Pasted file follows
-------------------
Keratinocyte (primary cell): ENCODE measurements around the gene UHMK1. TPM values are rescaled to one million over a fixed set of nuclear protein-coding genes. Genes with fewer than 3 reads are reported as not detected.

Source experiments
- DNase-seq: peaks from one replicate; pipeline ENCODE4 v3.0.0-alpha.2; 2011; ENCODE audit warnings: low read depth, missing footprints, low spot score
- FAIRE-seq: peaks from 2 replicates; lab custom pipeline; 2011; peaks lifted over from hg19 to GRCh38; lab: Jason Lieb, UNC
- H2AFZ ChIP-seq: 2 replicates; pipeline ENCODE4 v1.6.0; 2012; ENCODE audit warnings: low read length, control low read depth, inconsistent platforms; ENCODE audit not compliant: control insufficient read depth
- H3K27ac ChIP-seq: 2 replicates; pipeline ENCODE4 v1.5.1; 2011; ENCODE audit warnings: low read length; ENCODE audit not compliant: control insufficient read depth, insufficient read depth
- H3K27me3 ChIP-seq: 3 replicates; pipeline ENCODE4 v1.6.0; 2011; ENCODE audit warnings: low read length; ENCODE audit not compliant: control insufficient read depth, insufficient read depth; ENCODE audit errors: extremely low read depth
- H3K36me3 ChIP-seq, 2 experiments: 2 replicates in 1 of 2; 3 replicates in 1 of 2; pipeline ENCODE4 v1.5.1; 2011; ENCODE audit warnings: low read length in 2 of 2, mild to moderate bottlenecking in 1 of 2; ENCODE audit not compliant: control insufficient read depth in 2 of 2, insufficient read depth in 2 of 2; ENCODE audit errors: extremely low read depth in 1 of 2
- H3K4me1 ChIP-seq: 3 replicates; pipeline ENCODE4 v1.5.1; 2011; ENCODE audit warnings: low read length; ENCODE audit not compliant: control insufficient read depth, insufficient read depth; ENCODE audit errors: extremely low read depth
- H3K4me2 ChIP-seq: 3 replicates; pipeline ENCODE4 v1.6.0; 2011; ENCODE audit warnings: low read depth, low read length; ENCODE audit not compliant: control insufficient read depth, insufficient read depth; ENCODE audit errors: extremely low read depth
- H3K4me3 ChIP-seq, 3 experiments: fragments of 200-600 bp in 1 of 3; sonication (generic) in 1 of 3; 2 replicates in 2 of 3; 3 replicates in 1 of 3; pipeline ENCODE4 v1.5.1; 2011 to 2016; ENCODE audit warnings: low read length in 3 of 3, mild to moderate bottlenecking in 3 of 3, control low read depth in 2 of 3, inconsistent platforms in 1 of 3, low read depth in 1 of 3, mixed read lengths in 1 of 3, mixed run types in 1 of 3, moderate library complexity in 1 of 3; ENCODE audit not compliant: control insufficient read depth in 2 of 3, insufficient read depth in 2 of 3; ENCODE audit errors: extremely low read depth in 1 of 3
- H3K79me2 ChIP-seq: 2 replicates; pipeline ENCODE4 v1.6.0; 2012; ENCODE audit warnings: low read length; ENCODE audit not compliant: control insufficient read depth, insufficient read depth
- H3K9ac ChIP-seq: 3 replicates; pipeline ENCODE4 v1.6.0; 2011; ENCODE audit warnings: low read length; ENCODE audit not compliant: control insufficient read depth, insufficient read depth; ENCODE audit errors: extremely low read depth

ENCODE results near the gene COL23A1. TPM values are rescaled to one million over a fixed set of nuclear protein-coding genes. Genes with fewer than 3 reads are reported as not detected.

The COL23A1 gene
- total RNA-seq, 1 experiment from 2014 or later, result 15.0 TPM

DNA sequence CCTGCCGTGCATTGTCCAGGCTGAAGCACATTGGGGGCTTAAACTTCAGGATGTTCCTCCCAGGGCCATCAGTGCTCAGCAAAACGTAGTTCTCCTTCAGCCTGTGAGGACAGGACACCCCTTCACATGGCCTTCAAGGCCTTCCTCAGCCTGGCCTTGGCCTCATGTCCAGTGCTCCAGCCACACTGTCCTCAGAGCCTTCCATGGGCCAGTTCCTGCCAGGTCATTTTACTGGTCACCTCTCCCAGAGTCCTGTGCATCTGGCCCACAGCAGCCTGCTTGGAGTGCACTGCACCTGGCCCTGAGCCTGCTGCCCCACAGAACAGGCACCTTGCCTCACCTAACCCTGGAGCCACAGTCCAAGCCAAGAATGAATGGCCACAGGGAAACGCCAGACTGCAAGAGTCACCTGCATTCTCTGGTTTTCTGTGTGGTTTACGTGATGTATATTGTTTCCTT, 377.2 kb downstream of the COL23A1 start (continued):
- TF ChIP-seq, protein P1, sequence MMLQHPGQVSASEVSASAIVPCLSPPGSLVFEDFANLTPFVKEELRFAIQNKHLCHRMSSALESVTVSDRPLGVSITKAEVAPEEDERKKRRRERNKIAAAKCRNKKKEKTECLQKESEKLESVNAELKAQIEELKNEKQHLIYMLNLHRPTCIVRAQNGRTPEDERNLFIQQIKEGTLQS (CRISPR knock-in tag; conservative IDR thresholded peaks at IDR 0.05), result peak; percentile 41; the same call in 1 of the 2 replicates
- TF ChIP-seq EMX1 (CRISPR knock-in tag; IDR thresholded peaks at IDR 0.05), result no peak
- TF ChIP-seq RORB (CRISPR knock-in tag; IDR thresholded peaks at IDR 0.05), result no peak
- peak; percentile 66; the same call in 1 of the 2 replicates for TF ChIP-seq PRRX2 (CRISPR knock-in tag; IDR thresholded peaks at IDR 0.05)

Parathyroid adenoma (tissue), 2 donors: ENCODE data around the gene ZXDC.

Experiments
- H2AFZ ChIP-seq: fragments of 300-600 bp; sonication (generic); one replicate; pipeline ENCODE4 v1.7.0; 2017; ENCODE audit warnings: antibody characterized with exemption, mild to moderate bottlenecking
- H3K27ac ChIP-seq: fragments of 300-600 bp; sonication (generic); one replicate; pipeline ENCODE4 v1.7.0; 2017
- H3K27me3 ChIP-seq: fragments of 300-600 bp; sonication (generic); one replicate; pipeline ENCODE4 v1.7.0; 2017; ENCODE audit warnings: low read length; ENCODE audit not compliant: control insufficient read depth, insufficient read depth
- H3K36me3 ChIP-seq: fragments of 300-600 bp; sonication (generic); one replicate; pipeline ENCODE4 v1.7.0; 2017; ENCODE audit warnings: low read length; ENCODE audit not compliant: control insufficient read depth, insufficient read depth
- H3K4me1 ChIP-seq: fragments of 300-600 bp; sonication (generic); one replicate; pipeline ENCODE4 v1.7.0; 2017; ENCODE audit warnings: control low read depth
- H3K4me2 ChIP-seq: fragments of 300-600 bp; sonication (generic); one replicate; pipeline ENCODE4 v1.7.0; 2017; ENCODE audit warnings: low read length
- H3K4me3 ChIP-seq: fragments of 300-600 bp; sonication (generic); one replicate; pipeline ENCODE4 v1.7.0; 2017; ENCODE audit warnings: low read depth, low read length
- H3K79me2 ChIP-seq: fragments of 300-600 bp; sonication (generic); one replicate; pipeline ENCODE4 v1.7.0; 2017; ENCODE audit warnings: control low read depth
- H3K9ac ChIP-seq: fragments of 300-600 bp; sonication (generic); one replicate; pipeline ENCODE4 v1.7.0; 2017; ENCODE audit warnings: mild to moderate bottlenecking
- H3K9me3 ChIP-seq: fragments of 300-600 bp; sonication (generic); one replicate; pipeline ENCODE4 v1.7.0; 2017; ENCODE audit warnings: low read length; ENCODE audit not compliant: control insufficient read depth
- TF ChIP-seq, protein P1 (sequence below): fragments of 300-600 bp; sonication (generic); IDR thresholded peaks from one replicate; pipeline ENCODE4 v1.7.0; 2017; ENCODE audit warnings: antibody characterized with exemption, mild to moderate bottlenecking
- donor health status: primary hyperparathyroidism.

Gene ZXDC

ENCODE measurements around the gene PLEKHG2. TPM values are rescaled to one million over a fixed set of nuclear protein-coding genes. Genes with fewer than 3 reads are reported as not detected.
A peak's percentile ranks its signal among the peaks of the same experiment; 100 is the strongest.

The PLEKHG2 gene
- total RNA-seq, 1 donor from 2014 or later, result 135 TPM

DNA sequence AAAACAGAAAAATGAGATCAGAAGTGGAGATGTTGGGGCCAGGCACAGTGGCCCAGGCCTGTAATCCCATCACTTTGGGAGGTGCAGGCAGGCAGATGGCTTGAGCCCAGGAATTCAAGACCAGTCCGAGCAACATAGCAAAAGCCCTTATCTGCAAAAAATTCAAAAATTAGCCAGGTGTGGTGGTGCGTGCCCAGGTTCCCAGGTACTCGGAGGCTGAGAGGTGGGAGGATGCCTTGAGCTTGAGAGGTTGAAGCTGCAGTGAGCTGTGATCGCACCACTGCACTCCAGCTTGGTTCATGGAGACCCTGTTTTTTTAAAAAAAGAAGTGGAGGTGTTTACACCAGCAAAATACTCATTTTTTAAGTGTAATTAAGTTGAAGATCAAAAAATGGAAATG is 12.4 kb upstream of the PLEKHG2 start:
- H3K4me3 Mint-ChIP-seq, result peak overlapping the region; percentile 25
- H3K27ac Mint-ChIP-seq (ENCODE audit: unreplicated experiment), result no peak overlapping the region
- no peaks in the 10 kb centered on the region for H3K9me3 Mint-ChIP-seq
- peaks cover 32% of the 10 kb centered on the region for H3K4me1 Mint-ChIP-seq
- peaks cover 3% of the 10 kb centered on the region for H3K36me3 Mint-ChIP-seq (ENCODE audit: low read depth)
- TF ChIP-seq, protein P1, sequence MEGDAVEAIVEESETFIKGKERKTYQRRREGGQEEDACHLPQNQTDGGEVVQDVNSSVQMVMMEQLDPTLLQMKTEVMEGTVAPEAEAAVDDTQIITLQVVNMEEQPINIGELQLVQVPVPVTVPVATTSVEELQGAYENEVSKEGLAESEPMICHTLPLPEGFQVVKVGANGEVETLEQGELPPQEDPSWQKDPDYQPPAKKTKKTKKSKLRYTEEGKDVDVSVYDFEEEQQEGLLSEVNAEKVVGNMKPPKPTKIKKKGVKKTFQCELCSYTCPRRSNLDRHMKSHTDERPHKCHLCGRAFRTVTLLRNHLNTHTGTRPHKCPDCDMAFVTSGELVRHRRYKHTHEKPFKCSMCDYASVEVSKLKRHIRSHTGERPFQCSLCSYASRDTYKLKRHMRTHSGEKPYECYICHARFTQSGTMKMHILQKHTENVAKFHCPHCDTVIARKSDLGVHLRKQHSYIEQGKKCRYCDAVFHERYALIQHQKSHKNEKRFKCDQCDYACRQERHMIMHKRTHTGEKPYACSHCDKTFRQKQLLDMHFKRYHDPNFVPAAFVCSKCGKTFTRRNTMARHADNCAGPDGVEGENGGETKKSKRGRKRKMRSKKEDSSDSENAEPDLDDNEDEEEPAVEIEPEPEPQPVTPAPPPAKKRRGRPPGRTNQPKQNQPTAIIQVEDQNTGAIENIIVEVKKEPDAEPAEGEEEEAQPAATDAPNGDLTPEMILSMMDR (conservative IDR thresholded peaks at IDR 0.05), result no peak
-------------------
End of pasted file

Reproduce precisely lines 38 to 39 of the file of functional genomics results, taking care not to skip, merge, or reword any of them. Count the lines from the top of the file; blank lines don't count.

A peak's percentile ranks its signal among the peaks of the same experiment; 100 is the strongest.

The PLEKHG2 gene